The power of the faceless and relentless forces that we can point to, was all given to them by us, and is renewed by us, continually. With our willful denial of adult responsibility as CITIZENS, rather than consumers, we hand them a proxy to act for us – doing great harm around the world, to sate our unhealthy appetites.
This whole idea that what we really are is ‘consumers’ has been a lie and a con job, this whole time – not just an insult to the range of human potential, but also infantalizing – making our natural emotional priority indignation about how well our whims are being satisfied by suppliers, rather than extending our concern outward and paying responsbile attention (like any farmer or engaged craftsperson would) to where the materials were coming from, and where the results were ending up.
We want what we want. We cannot even imagine that we shouldn’t just get it, simply because we want it!
Now I apologize for saying this, but – there has never in human history been so large a group of people who believed they were the centre of the universe, and should, like a prince or princess, be spoiled by the world. (Want to find a tantrum? Just look for a cash register!)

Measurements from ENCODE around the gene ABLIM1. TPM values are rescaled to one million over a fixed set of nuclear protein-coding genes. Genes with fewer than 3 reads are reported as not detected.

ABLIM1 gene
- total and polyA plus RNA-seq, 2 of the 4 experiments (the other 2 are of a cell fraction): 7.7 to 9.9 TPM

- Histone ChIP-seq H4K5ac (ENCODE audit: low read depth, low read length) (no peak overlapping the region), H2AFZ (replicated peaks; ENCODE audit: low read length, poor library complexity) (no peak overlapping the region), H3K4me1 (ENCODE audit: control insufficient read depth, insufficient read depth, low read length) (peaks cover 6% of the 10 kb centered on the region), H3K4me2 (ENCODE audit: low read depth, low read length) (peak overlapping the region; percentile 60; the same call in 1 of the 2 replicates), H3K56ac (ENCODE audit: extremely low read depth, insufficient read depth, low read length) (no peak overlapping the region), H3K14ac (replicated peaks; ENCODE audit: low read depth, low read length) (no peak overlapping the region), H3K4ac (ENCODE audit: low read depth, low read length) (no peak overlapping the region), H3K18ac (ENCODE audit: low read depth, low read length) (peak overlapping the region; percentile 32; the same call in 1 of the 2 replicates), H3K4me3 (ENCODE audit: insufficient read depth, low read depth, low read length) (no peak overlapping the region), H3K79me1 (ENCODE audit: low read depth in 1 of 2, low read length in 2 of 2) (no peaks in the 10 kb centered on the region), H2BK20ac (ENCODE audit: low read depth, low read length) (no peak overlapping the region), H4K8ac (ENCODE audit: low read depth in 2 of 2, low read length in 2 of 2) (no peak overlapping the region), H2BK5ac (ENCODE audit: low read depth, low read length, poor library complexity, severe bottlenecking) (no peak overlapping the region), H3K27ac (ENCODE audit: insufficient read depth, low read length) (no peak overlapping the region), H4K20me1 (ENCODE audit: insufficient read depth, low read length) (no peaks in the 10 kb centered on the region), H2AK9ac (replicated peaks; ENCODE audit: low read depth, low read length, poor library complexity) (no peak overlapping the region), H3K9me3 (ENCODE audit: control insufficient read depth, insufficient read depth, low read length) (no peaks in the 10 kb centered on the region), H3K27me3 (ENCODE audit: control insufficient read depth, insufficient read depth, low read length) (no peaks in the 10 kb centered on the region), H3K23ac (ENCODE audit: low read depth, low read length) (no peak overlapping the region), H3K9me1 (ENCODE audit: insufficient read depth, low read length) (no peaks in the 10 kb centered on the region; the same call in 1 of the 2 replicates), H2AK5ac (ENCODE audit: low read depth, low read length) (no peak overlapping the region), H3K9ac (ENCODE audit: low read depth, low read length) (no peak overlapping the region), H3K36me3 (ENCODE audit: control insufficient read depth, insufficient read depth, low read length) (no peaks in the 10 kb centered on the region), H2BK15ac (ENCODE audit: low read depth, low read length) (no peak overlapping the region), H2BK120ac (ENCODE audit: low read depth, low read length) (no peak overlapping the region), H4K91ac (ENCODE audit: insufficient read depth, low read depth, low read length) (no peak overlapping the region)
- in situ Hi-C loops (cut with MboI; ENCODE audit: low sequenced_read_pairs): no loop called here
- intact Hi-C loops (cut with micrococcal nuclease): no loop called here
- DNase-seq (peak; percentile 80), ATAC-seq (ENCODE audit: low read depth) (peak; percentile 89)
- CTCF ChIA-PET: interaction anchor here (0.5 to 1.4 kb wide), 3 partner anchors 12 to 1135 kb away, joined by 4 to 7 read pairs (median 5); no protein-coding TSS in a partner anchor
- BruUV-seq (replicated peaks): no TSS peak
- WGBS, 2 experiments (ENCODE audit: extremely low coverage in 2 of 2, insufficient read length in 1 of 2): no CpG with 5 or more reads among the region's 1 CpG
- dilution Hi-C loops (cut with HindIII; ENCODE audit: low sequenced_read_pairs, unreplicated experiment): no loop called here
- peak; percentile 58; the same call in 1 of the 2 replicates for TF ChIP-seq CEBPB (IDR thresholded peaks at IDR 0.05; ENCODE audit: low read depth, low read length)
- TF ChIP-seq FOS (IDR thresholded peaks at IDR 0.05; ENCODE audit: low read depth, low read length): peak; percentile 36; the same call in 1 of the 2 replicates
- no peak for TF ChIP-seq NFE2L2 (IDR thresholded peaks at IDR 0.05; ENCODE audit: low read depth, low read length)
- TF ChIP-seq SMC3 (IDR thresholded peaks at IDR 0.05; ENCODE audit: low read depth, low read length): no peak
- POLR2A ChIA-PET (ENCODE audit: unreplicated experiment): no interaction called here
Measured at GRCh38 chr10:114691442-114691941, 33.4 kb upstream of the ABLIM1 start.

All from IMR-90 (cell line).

Don’t misunderstand me – I’m not talking about millennials at all, this toxic neoteny goes all the way back to the obliteratingly self-important boomers – and because it has been established as normal for so long, the clear and absolute majority of westerners (citizens, consumers or voters) are now outright brats. Even the experienced elders who the young should be able to look toward for models of respect, honour and self-sacrifice, are grasping and petty – predictably (incalculably depressingly) infantile.
If this was kindergarten, and there were adults in the other room, and all we had to do was cry loud enough for them to come and solve our problems, that might be an adequate model of individual development for social purposes – perhaps even fun, to some – who enjoy a whole lot of unnecessary drama.